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Independent US Senate candidate showed up in Sioux City last night

News

October 17th, 2014 by Ric Hanson

Rick Stewart, the independent candidate for Iowa’s U.S. Senate seat, did not meet the criteria for participation in Thursday’s night’s debate in Sioux City between Democratic candidate Bruce Braley and Joni Ernst, the Republican candidate. Stewart showed up anyway, with a mock-up of his living room in a cargo trailer parked outside of the auditorium at Morningside College where the debate was held. “Since a lot of Iowans didn’t have a chance to come visit me for waffles on Sunday morning, I’ve got a sofa and some chairs and some homemade cookies and I invite Iowans to come in and sit down and chat about politics in general,” Stewart said.

Stewart, who lives in Cedar Rapids, was disappointed he wasn’t allowed to participate in the debate. “I’m actually even more disappointed for the state of iowa. The voters didn’t get to see the candidates. They only got to see two of ‘em,” Stewart says. “…I think most Iowans would have liked to see all of us, at least once.”

Six candidates are listed on Iowa’s 2014 General Election ballots in the race for Iowa’s U.S. Senate seat. In addition to Braley, Ernst and Stewart, there are two other independent candidates on the ballot.

One is Bob Quast of Blue Grass, representing “Bob Quast for Term Limits.” The other is Ruth Smith of Lamoni, who has run before as a Democratic candidate for seats in the Iowa House and Senate but is now running as an independent candidate for the U.S. Senate. The sixth candidate, Libertarian Doug Butzier, died this week in a plane crash in Dubuque. At the start of last night’s debate between Braley and Ernst, both major party candidates offered their condolences to the Butzier family.

(Radio Iowa)

(Podcast) 8-a.m. News & funeral report, Fri. 10/17/2014

News, Podcasts

October 17th, 2014 by Ric Hanson

With KJAN News Director Ric Hanson.

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Creston woman arrested for violating a court order

News

October 17th, 2014 by Ric Hanson

A Creston woman was arrested Thursday evening for violating a court order. Creston Police report 30-year old Alicia Lovell was arrested at her home for Violation of a No Contact/Protection Order. Lovell was being held in the Ringgold County Jail, while awaiting a bond hearing.

(Podcast) 7:07-a.m. Area/Local News, Fri., 10/17/2014

News, Podcasts

October 17th, 2014 by Ric Hanson

With KJAN News Director Ric Hanson.

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Iowa student suspected of creating explosives

News

October 17th, 2014 by Ric Hanson

ROLFE, Iowa (AP) – Authorities have confiscated homemade, chemical-based explosives from the home of a student in the northern Iowa town of Rolfe. Ron Humphrey of the State Fire Marshal Division says about a quarter pound of the explosive was found Thursday and that the material could have seriously injured someone, had it exploded.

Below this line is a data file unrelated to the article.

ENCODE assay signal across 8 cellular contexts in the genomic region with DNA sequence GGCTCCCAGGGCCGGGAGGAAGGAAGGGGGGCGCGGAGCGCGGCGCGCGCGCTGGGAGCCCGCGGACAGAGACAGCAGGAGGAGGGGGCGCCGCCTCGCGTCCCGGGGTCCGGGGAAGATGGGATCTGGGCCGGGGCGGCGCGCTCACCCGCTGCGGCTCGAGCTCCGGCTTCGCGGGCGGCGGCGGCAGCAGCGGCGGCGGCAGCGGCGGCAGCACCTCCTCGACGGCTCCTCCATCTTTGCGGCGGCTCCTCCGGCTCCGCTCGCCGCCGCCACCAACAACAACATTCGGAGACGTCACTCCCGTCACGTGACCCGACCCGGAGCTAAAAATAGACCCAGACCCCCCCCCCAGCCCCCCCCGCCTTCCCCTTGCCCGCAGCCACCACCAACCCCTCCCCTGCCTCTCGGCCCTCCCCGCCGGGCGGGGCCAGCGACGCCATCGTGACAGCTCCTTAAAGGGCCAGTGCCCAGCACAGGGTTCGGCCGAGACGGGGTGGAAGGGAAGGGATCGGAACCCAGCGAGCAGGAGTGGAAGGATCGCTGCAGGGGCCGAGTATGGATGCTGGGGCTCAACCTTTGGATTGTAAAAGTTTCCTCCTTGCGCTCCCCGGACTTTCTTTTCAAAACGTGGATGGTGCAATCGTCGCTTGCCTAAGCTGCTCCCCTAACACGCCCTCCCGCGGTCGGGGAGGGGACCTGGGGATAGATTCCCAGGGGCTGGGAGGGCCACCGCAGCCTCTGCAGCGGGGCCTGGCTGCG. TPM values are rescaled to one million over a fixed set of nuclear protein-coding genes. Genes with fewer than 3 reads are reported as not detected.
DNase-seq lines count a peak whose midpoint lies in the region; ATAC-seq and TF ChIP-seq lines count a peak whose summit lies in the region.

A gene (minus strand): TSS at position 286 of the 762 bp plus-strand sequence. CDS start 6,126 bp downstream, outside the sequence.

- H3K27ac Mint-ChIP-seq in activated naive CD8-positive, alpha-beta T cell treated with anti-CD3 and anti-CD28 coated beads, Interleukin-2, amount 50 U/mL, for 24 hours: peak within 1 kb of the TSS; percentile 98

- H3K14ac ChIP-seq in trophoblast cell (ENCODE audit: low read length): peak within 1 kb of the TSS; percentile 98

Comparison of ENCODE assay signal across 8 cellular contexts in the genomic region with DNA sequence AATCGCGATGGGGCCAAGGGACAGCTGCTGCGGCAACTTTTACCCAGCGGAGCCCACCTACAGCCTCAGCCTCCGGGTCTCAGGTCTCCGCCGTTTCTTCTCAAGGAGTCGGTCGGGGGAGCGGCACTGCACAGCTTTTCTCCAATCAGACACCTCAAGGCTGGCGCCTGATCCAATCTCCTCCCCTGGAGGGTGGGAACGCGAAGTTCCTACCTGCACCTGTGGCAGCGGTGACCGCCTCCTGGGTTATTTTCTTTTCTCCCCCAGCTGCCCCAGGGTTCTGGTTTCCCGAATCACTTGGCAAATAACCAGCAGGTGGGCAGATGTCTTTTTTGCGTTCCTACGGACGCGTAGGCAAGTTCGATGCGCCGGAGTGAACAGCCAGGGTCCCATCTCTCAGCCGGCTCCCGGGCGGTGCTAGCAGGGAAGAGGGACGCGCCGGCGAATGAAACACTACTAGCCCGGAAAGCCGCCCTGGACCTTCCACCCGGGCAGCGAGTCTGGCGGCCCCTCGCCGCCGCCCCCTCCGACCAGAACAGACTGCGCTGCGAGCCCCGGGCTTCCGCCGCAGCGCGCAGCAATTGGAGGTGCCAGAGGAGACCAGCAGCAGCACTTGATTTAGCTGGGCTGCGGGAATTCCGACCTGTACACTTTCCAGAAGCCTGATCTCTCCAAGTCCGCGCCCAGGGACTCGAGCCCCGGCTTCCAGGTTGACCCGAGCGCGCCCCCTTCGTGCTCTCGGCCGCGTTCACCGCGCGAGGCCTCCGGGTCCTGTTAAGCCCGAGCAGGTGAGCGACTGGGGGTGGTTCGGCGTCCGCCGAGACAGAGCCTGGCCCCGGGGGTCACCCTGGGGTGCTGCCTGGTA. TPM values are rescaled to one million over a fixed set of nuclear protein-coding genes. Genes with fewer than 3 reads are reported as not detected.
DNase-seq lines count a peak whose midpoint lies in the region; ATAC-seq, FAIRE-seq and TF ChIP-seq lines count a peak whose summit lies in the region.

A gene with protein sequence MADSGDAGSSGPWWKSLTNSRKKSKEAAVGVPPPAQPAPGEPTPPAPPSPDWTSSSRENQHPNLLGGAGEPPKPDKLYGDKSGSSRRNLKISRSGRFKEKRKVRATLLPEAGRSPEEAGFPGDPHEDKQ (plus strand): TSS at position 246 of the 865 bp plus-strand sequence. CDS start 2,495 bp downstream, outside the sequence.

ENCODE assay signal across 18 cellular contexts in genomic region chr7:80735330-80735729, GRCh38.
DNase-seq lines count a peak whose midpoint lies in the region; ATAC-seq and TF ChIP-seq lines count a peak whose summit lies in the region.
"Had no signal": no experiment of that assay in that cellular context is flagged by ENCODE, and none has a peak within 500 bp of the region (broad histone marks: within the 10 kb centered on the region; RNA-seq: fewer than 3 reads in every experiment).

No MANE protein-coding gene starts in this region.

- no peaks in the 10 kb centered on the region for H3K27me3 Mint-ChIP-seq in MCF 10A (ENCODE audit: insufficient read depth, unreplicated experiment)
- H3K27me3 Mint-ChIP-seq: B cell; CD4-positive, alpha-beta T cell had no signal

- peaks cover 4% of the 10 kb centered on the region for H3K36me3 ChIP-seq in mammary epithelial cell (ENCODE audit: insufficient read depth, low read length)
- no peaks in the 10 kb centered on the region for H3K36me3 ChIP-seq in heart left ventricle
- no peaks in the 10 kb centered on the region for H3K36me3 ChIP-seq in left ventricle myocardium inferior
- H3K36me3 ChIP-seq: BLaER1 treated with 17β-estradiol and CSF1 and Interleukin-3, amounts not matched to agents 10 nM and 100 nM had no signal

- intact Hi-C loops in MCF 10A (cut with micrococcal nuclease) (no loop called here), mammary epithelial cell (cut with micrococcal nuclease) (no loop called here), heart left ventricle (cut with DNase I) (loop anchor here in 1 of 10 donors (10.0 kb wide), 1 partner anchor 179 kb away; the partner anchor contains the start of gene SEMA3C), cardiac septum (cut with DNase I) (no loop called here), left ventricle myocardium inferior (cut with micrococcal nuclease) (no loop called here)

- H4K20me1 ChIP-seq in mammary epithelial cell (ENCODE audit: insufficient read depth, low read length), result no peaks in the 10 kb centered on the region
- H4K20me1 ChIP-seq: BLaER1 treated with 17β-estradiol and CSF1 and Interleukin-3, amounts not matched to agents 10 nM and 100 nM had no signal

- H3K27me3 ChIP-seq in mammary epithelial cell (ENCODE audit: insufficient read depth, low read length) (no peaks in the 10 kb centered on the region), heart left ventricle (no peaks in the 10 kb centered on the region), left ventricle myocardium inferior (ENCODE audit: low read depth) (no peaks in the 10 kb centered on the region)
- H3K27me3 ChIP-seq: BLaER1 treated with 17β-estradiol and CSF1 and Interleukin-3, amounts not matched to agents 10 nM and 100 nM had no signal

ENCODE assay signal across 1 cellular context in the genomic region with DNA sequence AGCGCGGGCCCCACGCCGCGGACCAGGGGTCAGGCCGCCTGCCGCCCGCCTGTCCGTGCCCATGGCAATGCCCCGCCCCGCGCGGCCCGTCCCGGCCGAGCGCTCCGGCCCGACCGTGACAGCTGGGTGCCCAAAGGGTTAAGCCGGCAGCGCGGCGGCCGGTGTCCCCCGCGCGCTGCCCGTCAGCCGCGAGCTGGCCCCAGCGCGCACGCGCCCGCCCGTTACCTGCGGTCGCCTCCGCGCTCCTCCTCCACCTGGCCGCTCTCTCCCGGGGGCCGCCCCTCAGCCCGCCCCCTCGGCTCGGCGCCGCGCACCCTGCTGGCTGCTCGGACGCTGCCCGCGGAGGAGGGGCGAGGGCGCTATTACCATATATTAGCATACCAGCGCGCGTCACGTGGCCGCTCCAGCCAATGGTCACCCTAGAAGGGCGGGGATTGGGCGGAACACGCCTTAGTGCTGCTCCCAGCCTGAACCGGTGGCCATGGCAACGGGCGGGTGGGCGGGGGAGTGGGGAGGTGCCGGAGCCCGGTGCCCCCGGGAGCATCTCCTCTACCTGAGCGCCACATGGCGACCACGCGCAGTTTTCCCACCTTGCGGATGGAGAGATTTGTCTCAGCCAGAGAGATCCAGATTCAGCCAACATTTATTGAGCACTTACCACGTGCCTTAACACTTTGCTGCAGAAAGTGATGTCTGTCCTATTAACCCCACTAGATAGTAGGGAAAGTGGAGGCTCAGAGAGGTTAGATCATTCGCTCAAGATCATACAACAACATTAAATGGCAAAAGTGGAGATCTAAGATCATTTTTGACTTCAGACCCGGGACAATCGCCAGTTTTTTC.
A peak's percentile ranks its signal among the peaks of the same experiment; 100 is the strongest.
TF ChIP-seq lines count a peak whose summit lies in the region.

Pocahontas County Sheriff Bob Lampe says an adult and a juvenile have been detained and will be charged. Classes in the Pocahontas Area Community School District were dismissed early Thursday afternoon as a precaution. Superintendent Joseph Kramer says there were no direct threats against the school, its students or staff members.

Traffic stop late Thu. night results in arrest

News

October 17th, 2014 by Ric Hanson

A traffic stop late Thursday night in Red Oak, resulted in the arrest of a woman on a warrant out of Page County. According to Red Oak Police, an SUV driven by 35-year old Malissa Ann Bissell, of Red Oak, was pulled over at around 9:50-p.m. , on the 2400 block of Highway 48.

After officers learned Bissell was wanted for Theft in the 5th degree, they placed her under arrest and transported her to the Page County line, where one of their deputies took her to the jail in Clarinda. Bissell was being held in the jail on $300 bond.

Carson, Malvern & Farragut to save interest on H2O projects

News

October 17th, 2014 by Ric Hanson

Three southwest Iowa cities will save interest money over the life of loans for water quality projects. According to the Daily NonPareil, 27 cities will save a total $1.3 million through the state revolving fund interest rate reduction program. Carson, Malvern and Farragut received loan interest rate reductions from 3 percent to 1.75 percent. Carson will save more than $33,830 over the life of a water project loan, while Malvern will save over $29,180 on a project loan. In Farragut, the city will save a little over nearly $17,693 on a loan.